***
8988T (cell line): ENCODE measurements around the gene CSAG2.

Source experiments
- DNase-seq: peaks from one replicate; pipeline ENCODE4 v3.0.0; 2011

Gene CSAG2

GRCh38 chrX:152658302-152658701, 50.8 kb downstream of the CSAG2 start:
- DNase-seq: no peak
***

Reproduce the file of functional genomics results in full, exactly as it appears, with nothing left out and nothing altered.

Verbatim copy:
8988T (cell line): ENCODE measurements around the gene CSAG2.

Source experiments
- DNase-seq: peaks from one replicate; pipeline ENCODE4 v3.0.0; 2011

Gene CSAG2

GRCh38 chrX:152658302-152658701, 50.8 kb downstream of the CSAG2 start:
- DNase-seq: no peak